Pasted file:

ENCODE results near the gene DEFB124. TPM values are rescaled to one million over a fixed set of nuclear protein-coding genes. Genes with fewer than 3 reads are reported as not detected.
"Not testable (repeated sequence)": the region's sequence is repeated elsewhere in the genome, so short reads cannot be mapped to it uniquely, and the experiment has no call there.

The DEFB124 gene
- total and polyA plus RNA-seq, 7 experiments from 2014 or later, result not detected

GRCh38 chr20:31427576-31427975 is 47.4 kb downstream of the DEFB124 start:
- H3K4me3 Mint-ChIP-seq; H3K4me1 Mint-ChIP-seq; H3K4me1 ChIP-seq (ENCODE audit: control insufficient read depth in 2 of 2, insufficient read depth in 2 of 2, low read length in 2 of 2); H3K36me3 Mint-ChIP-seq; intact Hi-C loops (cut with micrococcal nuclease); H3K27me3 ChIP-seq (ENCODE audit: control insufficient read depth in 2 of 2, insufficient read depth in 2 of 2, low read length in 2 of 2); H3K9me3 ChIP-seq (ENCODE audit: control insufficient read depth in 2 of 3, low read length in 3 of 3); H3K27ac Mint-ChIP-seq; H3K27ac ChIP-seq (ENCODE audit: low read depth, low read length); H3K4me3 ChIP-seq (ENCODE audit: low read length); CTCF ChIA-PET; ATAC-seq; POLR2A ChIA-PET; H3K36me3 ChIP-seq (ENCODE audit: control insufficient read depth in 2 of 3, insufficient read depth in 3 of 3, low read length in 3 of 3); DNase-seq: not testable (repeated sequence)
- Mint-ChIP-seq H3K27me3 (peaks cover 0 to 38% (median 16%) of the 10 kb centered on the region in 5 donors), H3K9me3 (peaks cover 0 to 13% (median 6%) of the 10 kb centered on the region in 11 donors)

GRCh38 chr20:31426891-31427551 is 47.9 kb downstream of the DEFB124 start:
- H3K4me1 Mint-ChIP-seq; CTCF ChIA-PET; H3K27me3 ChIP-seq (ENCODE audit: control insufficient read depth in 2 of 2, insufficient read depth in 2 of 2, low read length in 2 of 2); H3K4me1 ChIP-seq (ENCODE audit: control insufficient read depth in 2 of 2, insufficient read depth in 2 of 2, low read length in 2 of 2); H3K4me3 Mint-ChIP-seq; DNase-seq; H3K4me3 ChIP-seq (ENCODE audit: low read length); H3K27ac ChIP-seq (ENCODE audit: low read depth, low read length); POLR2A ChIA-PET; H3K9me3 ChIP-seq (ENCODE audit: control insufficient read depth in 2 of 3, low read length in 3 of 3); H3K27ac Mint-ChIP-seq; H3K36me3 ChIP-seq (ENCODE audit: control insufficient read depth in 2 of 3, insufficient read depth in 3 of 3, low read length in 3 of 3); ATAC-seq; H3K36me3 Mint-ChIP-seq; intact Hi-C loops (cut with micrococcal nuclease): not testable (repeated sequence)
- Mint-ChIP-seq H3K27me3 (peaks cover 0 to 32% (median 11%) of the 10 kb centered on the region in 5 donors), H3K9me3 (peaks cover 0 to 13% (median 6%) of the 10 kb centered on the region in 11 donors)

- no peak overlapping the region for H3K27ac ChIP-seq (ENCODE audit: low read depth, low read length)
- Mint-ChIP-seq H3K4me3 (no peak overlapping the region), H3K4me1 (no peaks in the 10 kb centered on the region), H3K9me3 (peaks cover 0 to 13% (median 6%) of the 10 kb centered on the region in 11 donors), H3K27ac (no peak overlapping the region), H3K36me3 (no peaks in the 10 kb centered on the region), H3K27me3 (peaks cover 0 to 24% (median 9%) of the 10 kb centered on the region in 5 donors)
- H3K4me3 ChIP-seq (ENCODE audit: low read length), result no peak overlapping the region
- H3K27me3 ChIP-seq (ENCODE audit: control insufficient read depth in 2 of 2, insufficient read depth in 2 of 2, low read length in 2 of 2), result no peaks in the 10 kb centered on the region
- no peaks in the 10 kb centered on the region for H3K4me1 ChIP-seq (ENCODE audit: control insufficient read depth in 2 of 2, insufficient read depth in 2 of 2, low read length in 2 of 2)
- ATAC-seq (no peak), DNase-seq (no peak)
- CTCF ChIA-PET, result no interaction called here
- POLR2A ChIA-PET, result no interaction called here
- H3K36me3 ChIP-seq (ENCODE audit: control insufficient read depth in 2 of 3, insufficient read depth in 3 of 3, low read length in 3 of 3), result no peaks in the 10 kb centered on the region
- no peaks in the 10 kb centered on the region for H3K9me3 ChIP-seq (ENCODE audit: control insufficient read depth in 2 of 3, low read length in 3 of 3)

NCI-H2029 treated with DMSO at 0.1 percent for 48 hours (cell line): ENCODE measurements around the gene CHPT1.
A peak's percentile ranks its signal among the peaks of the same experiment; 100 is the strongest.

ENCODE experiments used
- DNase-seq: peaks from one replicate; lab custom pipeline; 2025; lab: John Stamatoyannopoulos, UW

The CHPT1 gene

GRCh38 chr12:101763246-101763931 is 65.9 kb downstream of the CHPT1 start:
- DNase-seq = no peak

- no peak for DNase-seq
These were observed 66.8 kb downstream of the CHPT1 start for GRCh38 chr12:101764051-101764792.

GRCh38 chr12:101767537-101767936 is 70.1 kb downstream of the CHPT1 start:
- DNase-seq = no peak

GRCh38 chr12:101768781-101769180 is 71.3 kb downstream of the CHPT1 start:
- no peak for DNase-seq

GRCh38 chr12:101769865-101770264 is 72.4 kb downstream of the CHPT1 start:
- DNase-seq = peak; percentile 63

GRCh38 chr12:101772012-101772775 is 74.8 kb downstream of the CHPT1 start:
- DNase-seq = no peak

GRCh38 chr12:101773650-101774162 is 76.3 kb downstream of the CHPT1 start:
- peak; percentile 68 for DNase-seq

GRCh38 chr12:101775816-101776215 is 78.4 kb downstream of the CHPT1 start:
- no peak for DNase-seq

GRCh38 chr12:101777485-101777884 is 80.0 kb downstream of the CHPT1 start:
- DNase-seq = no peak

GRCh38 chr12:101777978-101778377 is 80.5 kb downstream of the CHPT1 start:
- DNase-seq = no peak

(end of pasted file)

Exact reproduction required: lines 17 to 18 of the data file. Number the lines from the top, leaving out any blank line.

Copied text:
- CTCF ChIA-PET, result no interaction called here
- POLR2A ChIA-PET, result no interaction called here